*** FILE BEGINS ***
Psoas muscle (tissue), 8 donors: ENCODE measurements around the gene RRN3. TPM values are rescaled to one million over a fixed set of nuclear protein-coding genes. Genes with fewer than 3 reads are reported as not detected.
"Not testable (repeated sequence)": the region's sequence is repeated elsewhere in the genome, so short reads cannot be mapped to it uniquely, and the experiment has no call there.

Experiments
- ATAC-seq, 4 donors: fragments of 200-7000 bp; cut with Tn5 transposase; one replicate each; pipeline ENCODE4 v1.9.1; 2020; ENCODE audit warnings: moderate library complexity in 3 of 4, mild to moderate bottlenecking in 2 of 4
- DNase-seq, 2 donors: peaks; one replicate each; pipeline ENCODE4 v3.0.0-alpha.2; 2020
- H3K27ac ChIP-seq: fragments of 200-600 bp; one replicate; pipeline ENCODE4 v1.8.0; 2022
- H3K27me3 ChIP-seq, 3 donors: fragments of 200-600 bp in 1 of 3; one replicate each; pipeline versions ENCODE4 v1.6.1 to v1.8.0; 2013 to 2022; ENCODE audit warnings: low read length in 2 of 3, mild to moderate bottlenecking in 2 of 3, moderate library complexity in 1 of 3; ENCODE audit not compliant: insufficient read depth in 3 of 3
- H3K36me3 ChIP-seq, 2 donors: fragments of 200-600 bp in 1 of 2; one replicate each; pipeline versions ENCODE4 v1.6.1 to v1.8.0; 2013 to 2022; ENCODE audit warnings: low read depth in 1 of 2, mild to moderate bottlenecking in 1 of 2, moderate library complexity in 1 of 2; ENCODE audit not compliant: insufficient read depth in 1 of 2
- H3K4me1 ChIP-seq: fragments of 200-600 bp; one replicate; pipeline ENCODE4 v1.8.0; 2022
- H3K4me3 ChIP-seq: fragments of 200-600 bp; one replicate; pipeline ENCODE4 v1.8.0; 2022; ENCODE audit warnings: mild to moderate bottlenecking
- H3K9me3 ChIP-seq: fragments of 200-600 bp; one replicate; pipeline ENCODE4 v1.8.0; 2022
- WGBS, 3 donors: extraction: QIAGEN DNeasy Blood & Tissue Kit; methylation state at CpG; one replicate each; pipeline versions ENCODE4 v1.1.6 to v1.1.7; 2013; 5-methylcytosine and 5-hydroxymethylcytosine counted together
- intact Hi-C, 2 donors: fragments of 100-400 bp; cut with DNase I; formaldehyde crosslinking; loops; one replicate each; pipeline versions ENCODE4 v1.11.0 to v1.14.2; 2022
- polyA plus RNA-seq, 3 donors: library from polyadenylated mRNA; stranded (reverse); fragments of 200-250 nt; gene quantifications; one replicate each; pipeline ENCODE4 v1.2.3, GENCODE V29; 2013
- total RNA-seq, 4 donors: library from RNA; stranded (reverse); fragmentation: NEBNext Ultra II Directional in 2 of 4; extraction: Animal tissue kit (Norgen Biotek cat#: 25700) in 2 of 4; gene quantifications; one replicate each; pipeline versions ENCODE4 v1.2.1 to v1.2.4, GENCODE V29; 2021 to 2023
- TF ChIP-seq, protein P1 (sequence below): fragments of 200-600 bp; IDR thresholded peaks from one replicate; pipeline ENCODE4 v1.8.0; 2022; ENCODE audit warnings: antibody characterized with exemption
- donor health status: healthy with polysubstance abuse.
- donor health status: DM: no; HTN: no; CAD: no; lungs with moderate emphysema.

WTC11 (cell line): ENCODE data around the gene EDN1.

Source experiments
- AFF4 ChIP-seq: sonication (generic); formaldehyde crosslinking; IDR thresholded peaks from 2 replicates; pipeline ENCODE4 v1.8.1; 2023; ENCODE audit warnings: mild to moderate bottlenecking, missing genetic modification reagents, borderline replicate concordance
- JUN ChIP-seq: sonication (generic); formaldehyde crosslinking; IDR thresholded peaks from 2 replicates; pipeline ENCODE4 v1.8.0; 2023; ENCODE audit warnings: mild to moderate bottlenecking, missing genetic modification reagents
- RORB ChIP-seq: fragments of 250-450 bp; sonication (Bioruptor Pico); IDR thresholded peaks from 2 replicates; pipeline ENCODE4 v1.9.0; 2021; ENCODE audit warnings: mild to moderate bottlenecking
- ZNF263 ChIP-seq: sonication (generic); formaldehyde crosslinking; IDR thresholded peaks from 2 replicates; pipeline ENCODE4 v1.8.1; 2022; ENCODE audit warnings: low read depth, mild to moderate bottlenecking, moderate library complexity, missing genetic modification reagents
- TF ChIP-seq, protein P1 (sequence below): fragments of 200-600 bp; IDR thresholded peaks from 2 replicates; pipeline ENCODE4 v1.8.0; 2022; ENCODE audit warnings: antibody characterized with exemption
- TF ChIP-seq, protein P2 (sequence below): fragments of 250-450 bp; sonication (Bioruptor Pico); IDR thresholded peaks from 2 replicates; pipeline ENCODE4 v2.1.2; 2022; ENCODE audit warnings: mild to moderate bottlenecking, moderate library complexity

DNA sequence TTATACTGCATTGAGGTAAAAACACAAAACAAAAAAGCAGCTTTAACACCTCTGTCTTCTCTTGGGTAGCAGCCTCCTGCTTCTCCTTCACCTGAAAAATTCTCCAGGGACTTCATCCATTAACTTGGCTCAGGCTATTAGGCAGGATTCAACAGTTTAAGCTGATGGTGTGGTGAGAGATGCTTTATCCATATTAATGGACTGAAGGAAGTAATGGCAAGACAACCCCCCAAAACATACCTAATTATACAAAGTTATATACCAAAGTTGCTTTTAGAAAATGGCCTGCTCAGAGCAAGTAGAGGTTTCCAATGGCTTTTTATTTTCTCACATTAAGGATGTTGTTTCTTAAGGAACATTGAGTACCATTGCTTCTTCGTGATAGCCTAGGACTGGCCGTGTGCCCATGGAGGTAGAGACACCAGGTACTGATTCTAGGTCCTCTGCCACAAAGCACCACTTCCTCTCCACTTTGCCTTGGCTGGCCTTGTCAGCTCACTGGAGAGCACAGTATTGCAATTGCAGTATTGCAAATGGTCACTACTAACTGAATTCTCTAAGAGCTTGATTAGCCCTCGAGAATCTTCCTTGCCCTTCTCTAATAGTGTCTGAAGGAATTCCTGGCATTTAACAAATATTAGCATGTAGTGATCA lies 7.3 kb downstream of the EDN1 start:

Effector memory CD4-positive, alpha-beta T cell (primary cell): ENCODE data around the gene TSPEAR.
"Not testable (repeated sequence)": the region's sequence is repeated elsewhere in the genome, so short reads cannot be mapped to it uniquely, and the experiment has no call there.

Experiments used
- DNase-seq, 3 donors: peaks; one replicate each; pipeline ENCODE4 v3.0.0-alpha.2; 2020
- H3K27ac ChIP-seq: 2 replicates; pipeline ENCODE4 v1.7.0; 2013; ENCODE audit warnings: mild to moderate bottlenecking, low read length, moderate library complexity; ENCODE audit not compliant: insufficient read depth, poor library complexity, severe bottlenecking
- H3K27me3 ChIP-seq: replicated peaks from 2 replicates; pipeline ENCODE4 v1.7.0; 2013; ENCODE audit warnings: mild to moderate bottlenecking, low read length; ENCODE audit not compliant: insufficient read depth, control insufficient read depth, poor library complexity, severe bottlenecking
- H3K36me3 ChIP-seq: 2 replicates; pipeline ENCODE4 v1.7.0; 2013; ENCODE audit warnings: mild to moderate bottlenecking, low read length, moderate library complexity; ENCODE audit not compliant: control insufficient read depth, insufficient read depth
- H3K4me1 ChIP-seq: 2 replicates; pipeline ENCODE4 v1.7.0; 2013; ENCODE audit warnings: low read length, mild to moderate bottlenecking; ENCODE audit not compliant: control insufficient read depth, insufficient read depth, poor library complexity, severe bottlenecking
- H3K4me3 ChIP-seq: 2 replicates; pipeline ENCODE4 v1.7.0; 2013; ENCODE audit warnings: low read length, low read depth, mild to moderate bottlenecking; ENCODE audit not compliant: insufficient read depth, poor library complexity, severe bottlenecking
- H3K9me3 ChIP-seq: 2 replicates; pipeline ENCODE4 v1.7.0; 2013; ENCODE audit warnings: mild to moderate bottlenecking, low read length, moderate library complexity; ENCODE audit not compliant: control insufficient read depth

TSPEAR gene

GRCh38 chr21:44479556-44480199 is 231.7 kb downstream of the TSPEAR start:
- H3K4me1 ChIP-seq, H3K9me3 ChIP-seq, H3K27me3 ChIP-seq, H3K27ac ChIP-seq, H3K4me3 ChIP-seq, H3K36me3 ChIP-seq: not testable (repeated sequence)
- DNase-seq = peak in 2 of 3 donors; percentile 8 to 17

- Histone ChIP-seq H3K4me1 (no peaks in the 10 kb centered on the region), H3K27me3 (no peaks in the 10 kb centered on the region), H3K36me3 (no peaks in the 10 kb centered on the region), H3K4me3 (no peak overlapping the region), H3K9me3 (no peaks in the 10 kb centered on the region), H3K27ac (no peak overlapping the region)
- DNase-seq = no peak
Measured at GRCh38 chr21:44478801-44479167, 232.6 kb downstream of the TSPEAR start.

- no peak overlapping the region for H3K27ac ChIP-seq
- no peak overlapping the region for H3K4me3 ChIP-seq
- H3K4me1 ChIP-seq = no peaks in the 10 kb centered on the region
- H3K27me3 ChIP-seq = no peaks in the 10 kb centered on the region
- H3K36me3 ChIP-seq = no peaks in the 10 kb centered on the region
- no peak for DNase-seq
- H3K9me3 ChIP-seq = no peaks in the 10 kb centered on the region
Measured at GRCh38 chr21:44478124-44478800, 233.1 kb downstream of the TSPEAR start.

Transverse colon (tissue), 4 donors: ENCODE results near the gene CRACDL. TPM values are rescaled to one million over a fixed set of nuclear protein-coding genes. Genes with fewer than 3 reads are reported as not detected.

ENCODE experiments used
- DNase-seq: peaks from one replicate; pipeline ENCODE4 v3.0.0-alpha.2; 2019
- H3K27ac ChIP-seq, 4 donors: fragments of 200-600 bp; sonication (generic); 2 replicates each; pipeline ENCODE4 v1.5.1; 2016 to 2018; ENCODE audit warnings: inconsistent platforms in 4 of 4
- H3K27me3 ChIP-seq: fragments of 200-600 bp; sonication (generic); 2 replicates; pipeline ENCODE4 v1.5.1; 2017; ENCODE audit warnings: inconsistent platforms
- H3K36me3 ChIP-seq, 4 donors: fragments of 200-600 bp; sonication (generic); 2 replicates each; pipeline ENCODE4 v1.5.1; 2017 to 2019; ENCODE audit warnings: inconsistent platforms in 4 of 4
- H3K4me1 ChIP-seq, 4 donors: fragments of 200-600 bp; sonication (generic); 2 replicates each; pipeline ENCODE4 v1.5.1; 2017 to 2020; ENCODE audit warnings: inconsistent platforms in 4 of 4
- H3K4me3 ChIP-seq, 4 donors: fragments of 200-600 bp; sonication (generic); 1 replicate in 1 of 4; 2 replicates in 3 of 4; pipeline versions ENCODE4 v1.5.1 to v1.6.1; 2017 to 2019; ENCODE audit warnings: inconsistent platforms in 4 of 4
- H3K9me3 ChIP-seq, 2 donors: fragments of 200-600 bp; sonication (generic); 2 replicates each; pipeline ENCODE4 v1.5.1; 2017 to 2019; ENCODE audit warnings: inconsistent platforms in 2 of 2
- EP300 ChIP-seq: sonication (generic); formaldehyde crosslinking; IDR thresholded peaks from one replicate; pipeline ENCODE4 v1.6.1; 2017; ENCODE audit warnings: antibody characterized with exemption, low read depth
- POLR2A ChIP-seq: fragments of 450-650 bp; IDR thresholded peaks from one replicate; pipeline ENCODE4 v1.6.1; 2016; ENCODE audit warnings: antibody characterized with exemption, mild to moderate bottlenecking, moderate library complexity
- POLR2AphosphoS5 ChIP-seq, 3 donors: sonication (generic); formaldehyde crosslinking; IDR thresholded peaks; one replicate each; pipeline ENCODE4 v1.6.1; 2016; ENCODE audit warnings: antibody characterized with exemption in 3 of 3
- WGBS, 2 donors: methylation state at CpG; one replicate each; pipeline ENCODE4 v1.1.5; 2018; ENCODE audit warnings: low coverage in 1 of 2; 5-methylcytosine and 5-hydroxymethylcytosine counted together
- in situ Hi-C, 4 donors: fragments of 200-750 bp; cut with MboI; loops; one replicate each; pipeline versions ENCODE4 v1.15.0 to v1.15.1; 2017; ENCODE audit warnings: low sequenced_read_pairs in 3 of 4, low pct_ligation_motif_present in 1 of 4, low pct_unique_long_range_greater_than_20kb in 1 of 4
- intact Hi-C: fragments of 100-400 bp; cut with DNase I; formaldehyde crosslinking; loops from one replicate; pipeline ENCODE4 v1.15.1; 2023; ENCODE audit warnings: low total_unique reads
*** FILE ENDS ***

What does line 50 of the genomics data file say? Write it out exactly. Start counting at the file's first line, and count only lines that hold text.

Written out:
- no peak for DNase-seq